Following is written testimony presented for hearings held March 8 and 10, 2016, in favor of expanding Maryland’s “vacating convictions” law, as it related to human trafficking:
As a service provider for survivors of child sex trafficking and a member of the Maryland Human Trafficking Task Force, we know that too often victims continue to be criminalized as a result of being forced to engage in various activities for the financial benefit of their traffickers. This criminal record produces continued obstacles in obtaining employment, housing, education, and other critical services to full recovery and successful reintegration into mainstream society.
These obstacles for survivors of trafficking keep them trapped in poverty and vulnerable to continued exploitation, with them the additional risk of continued exploitation by a trafficker or the inability to exit the commercial sex trade. Survivors who were unjustly convicted of forced criminal activity deserve better.
This is why it is so important to expand Maryland’s “vacating convictions” law through the passage of SB 866 / HB 623. In 2011, Maryland led the way, becoming the second state in the country to enact such a law, but we have learned much since that early action
Over the past four years, Maryland’s vacatur law has proved inadequate in meeting the needs of Maryland’s survivors, the majority of whom have trafficking-related convictions other than prostitution, such as trespassing and drug possession. Additionally, Maryland is one of only two states in the country requiring the consent of the agency that prosecuted the victim before the victim can file a vacatur request.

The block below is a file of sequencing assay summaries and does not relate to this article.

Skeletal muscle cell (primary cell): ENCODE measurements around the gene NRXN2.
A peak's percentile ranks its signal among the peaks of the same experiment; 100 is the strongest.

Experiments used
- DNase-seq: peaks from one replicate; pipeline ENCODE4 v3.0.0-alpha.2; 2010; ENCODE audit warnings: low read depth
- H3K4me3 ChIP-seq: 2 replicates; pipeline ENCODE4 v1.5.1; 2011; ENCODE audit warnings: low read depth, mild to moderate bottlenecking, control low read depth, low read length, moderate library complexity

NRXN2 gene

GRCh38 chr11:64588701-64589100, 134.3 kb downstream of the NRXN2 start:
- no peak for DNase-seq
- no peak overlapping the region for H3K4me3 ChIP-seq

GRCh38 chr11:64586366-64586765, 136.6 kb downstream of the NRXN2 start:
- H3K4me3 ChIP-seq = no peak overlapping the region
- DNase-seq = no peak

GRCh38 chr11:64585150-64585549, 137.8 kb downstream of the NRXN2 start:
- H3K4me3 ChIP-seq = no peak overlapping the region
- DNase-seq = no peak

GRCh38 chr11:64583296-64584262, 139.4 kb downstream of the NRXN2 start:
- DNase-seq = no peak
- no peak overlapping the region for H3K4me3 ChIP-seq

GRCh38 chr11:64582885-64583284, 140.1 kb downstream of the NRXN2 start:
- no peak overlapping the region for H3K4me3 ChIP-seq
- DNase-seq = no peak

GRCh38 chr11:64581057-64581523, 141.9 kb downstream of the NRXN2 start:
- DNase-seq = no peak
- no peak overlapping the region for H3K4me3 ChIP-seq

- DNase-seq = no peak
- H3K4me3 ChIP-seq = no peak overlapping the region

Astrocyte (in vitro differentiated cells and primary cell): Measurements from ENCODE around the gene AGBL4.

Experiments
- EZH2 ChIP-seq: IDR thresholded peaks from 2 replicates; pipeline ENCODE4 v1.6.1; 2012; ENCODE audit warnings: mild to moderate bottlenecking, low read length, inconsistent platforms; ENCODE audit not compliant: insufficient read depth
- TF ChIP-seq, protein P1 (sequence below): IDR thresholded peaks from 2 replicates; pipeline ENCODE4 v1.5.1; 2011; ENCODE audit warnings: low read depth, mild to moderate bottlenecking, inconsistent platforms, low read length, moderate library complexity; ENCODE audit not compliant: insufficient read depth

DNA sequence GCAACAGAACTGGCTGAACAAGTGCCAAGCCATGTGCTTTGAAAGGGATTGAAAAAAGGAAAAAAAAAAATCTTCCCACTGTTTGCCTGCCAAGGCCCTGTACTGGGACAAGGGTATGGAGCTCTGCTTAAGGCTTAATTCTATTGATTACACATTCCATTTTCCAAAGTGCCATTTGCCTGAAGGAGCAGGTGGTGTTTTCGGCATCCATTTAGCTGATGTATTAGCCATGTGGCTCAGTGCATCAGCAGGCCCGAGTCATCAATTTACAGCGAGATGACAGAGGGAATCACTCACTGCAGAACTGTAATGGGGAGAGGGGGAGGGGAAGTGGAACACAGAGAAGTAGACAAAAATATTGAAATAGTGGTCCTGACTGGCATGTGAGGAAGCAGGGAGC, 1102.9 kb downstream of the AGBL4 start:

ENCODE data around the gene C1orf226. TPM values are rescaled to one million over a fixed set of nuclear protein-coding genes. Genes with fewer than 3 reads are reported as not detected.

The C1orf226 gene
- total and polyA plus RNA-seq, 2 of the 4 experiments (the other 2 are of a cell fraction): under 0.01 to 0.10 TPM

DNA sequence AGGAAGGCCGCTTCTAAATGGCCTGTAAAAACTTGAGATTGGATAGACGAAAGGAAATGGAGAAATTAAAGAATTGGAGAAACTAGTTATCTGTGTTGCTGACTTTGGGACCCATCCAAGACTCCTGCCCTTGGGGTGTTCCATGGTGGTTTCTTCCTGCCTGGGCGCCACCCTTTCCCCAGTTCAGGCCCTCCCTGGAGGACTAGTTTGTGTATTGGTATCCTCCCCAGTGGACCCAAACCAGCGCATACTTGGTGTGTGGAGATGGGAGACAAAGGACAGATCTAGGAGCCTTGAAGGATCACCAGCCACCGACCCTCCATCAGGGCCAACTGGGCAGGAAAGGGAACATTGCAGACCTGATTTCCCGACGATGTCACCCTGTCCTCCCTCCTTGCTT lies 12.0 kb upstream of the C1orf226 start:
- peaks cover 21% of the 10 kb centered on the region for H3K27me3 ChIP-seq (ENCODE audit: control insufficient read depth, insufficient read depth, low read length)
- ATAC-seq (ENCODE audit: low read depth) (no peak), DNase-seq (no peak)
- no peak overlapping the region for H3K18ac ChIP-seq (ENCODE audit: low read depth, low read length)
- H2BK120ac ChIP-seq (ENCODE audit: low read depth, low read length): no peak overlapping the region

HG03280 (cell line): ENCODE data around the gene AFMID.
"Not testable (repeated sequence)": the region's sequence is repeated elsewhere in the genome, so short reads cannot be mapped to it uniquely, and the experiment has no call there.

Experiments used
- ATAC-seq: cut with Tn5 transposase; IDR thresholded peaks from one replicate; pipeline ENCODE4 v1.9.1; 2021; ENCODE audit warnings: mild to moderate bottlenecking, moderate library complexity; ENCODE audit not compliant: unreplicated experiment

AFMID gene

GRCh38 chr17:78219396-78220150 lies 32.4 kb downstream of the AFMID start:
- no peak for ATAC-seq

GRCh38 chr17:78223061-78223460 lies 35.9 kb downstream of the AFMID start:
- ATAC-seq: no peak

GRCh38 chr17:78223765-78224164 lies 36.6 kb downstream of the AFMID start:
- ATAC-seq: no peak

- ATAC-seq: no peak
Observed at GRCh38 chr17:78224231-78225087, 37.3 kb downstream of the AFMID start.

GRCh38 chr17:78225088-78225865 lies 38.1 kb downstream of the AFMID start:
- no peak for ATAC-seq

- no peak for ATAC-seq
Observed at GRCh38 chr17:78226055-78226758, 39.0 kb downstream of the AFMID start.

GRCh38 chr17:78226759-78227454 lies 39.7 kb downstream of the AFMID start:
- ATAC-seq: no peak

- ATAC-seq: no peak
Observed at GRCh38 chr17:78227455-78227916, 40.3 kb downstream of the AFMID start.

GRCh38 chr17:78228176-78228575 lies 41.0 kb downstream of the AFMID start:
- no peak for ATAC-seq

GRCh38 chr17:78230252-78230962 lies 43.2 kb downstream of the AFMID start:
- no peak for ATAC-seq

SB 866 / HB 623 would remedy these significant legal gaps by expanding the post-conviction relief available to survivors of human trafficking who are already recognized as lacking the criminal intent to commit the crimes they were convicted of.
It is critical that we not only increase the number of convictions eligible for vacatur under MD Crim. Pro § 8-302, but also expand the impact of the law by explicitly including labor trafficking survivors, as well.
Araminta Freedom Initiative supports this bill because it will enhance the effectiveness of Maryland’s human trafficking framework by improving access to justice for survivors who have been criminalized as a result of their involvement with a trafficker.